Using one of the licks that Oscar Peterson played at Ronnie Scott’s in his “Boogie Blues Etudes”, I composed an attitude, over an F blues That uses his soulful lick and inverts and transposes it it to explore it’s sound a little deeper.
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Taking an example from Oscar Peterson's Boogie Blues Etudes, we learn a couple of simple modifications to take your blues playing to the next level.
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We're talking ADVANCED jazz piano today. How to get that magic diminished descending sound like Oscar Peterson and so many great pianists. Using upper structure and octatonic devices, we learn to decorate altered dominant chords like BOSSES. Let's DO this!
My BEST Diminished Trick - Upper Structure Diminished Exercise Score - 8 Pages PDF
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From Oscar's "Boogie Blues Etudes" , live in London, 1974, we start at 2:10 and learn the walking boogie bass left hand. I found a better video of the concert than I show in the tutorial. This is it: https://youtu.be/SewFqU5SjuE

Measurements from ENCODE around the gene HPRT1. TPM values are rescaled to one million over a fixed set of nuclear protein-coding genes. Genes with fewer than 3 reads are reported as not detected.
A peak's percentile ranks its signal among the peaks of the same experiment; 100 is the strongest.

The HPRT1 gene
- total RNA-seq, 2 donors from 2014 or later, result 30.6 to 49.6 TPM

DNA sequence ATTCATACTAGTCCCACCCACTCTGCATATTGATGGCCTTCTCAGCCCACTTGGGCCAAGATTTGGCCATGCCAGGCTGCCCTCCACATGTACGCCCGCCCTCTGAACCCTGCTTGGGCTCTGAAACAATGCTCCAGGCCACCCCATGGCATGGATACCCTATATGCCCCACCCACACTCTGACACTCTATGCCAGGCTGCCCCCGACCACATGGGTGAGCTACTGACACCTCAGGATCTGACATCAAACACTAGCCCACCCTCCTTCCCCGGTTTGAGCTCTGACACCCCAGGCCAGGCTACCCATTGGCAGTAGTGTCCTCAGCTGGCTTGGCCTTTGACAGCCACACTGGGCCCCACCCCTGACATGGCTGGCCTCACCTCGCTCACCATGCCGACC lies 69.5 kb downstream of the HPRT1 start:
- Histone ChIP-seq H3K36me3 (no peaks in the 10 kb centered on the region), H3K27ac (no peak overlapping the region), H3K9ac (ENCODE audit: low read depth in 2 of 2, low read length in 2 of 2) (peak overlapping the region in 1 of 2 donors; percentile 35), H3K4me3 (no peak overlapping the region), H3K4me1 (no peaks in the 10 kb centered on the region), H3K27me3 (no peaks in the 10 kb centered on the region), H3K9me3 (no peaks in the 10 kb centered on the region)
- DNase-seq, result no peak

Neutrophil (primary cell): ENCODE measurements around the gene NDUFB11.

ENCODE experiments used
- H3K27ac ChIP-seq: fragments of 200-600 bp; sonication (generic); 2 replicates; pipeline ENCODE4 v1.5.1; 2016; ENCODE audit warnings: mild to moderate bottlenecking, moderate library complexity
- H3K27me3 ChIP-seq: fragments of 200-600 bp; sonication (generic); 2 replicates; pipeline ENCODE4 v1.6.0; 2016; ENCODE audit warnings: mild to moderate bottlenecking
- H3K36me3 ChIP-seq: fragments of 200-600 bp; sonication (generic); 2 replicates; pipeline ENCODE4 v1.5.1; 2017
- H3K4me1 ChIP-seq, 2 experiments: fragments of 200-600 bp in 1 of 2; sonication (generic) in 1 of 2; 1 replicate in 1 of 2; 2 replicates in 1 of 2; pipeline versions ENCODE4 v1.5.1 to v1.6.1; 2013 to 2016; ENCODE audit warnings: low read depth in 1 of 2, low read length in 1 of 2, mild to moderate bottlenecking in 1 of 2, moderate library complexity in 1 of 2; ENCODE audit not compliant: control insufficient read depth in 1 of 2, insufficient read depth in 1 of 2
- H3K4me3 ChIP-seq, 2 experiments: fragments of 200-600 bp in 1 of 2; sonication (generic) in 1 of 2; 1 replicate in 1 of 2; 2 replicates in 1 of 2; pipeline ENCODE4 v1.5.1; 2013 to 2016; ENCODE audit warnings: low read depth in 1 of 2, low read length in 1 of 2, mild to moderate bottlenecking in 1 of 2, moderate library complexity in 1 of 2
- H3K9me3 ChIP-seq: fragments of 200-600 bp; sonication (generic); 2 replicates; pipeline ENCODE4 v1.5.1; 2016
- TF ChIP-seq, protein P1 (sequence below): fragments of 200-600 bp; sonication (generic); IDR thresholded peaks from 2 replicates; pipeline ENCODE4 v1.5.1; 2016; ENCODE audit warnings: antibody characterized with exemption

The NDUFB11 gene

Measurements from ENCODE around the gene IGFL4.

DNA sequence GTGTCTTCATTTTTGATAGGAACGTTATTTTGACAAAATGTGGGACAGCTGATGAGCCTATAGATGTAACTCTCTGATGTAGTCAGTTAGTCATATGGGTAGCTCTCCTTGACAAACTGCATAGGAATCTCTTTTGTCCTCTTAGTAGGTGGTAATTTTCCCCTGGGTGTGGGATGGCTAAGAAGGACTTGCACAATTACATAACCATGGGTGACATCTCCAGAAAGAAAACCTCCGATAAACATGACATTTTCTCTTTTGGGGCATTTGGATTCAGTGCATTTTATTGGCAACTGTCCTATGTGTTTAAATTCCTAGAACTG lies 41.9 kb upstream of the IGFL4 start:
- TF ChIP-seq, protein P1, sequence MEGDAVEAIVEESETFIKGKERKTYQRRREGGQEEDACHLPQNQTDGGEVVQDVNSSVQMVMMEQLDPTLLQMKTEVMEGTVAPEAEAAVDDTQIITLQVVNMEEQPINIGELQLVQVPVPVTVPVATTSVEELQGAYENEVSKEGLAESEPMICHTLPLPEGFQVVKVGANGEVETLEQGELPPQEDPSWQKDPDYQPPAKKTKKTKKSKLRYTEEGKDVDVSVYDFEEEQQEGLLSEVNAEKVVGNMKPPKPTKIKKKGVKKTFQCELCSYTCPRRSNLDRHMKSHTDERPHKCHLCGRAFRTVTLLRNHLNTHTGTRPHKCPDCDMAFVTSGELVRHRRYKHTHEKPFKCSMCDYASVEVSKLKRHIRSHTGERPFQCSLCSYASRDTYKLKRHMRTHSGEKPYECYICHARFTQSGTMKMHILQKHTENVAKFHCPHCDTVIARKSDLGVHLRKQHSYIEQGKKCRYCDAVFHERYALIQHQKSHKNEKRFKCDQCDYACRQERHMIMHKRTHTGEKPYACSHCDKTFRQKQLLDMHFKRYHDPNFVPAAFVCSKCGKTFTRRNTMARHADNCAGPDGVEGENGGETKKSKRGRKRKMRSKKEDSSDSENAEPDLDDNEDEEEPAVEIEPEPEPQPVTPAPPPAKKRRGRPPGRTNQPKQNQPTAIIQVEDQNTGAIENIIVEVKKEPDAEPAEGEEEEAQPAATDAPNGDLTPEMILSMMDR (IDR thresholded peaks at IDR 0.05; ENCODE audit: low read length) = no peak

This video follows this one: https://youtu.be/P4pKqoj1HKI and this time we focus on the right hand! These are some amazingly soulful and bluesy lines by Oscar Peterson! You're going to love it!
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Around the one and a half minute mark on the Oscar Peterson Trio recording of "C Jam Blues" on the Night Train album, Oscar Peterson turns the time around by using a very slick device...rhythmic displacement. Let's break it down and talk about this little nuance that adds to the genius of this pianist.